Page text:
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                Perhaps the symlinks in ~/.nix-profile? I’m not sure though because while there may be a lot, you don’t normally care what they are or where they point when you’re using nix-env/shell etc…

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                  It’s more regretting that symlinks are the tool for delivering the necessary abstraction layers. Something that works more like union mounts and Plan 9 namespacing would be more elegant.

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                    Also a lot less portable. Nix the package manager runs on more than just nixos/linux.

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                      Sure. But the order of my interest in Nix* stuff is NixOS > Nix-the-package-manager > Nix-the-language. I would be much happier with sacrifices to the portability of the latter two to improve the experience on the former.

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                        Making nix the package manager unportable means you’re basically telling existing users of nix on linux (not nixos), solaris, and OS X that their experiences should be not to use nix.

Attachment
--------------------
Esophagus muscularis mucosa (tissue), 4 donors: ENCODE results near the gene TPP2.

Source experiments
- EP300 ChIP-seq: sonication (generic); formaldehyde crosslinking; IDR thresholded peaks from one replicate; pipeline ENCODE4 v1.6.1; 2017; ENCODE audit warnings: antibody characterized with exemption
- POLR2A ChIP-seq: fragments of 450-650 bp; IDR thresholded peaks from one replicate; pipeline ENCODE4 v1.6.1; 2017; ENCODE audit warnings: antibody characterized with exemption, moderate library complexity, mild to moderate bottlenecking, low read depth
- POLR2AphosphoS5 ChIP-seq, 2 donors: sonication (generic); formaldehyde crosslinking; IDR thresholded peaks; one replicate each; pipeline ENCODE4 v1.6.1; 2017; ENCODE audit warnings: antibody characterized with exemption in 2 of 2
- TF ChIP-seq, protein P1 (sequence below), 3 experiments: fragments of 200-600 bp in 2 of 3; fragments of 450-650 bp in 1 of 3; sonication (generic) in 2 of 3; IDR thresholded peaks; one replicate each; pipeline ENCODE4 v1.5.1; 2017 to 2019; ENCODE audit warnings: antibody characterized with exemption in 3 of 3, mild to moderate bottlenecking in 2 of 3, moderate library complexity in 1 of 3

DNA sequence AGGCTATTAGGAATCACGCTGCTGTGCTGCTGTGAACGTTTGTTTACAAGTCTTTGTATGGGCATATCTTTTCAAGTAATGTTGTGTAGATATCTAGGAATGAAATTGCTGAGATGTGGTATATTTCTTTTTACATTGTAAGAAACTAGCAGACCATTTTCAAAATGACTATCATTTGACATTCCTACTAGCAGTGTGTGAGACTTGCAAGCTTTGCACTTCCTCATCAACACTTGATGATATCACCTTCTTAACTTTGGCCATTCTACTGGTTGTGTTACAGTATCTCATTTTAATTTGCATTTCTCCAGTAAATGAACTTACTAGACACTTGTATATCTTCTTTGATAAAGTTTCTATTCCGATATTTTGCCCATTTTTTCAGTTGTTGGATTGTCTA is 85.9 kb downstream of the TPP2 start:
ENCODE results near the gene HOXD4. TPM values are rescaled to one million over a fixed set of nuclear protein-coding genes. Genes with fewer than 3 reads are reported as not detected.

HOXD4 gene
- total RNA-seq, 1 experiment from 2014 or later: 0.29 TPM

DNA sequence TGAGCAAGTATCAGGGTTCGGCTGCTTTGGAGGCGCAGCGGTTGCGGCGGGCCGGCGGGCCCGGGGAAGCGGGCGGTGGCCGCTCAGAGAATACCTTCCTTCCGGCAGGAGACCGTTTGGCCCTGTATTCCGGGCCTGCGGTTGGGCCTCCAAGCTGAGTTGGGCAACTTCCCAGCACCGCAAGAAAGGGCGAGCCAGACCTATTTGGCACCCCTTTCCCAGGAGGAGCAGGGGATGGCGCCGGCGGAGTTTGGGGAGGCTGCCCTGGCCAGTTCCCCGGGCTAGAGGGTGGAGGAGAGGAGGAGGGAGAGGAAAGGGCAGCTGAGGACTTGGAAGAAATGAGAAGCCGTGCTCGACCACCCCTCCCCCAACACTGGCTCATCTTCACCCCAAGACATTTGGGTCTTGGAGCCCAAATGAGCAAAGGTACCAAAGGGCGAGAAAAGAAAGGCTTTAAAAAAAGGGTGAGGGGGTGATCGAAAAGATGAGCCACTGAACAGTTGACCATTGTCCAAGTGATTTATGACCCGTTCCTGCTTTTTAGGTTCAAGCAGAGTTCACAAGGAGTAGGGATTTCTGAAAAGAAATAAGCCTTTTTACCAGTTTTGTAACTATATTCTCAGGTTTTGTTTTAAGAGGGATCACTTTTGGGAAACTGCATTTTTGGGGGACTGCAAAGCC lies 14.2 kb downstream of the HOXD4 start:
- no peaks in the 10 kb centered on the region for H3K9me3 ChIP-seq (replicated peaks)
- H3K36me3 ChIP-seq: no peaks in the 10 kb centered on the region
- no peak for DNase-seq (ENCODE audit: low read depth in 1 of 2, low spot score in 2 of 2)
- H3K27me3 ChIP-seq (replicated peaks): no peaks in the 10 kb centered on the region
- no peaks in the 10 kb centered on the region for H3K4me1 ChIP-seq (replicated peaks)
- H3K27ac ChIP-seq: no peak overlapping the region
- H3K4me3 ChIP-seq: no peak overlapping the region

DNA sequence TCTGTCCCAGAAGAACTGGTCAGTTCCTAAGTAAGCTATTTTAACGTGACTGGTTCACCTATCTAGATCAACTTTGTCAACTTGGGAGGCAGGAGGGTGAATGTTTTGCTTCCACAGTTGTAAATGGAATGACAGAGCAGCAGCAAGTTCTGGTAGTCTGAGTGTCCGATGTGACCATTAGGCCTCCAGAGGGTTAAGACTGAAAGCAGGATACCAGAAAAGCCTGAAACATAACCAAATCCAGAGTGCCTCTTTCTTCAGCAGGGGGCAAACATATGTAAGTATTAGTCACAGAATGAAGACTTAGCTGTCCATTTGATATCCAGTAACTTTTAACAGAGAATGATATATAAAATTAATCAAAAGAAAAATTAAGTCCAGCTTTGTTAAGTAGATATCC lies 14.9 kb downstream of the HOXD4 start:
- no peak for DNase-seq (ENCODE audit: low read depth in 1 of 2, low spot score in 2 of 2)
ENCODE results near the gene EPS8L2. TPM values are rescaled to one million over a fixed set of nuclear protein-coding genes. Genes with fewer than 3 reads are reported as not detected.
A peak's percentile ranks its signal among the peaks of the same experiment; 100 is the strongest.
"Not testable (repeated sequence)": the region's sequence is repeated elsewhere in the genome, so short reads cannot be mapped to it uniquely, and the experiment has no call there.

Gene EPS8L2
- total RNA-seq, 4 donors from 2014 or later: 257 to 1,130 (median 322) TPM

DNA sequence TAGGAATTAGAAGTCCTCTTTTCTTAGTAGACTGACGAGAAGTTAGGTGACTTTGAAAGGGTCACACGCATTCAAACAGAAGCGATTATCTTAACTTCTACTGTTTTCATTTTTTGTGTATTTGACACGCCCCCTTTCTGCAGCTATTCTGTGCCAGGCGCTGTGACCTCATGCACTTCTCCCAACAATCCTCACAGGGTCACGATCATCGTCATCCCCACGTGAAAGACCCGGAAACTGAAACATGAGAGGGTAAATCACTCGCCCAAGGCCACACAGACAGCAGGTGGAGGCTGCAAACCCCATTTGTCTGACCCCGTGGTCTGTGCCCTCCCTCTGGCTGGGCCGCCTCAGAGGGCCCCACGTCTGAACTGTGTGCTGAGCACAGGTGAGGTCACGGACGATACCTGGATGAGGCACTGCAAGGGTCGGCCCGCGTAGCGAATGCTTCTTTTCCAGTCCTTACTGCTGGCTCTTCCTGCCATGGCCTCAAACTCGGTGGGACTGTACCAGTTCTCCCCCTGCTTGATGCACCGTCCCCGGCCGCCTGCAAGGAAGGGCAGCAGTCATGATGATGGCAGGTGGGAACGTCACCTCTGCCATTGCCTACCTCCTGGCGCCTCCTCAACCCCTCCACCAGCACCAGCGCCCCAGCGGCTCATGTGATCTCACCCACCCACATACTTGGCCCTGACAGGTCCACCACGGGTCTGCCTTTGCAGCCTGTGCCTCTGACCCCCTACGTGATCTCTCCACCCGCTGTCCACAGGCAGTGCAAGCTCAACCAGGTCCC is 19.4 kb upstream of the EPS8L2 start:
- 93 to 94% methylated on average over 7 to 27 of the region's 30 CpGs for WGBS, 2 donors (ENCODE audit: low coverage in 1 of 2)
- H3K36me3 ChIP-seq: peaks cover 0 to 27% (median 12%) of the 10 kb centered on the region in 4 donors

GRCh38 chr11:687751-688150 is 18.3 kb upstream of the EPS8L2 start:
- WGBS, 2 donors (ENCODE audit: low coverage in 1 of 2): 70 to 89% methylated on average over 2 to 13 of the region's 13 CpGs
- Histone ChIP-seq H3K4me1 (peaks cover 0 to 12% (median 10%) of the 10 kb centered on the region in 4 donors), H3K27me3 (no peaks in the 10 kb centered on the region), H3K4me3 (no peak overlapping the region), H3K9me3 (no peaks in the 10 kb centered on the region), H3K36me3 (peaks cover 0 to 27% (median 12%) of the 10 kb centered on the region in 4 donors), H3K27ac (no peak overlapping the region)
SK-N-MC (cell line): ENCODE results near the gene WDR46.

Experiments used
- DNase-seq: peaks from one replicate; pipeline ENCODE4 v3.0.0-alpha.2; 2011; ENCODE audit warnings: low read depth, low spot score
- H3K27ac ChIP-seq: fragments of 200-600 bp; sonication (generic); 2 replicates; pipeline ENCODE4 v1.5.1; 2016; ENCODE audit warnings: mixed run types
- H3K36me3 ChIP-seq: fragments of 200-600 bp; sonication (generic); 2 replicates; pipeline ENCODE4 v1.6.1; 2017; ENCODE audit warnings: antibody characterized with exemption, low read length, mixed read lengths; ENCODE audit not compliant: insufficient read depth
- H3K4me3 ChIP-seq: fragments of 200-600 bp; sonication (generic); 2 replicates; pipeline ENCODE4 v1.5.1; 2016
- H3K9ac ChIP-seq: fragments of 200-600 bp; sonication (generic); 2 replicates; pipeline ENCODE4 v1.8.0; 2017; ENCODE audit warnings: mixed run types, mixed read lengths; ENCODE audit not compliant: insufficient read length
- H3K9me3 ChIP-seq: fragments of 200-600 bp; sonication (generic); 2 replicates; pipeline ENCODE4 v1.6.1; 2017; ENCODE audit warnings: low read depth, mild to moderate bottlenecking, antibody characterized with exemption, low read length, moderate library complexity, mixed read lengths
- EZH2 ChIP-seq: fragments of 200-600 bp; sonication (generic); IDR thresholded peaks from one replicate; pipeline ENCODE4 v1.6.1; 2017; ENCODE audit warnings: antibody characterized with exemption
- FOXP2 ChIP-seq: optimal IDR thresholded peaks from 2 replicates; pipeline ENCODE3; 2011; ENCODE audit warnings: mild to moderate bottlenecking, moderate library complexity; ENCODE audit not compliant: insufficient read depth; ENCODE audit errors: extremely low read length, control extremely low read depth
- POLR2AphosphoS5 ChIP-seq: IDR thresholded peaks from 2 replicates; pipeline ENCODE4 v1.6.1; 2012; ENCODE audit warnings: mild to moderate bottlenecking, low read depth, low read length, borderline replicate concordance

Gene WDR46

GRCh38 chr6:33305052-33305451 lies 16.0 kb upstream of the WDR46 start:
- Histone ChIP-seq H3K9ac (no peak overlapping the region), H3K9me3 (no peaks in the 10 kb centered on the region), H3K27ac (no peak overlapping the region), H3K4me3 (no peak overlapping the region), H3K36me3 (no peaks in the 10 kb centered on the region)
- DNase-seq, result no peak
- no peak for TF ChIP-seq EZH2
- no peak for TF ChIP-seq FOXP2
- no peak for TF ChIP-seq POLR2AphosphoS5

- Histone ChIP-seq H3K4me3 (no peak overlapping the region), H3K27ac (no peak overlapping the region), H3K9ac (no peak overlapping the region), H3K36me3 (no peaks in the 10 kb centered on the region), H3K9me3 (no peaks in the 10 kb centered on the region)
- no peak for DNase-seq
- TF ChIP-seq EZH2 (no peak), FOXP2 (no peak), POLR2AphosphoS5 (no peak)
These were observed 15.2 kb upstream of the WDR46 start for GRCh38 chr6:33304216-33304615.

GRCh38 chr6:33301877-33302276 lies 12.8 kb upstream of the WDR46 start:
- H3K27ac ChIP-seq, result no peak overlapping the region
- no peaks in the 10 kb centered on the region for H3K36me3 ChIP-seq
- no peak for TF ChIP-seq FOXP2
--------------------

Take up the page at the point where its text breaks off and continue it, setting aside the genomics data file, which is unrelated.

I’m not sure that is a good way to sell people on nix as a concept. But you’re free to propose it as an issue. Just realize that basically it would mean I’d ditch nixos as a linux os too. I don’t really like the idea of abandoning portability just to make things elegant.

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                          Oh, I’m a realist. NixOS is actually good enough to use, and, as my old boss at Apple used to say, the world would go broke if it were built to my preferences. I’m just trying to explain what a More Perfect System would look like to me.

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                      I have to disagree that union mounts are more elegant.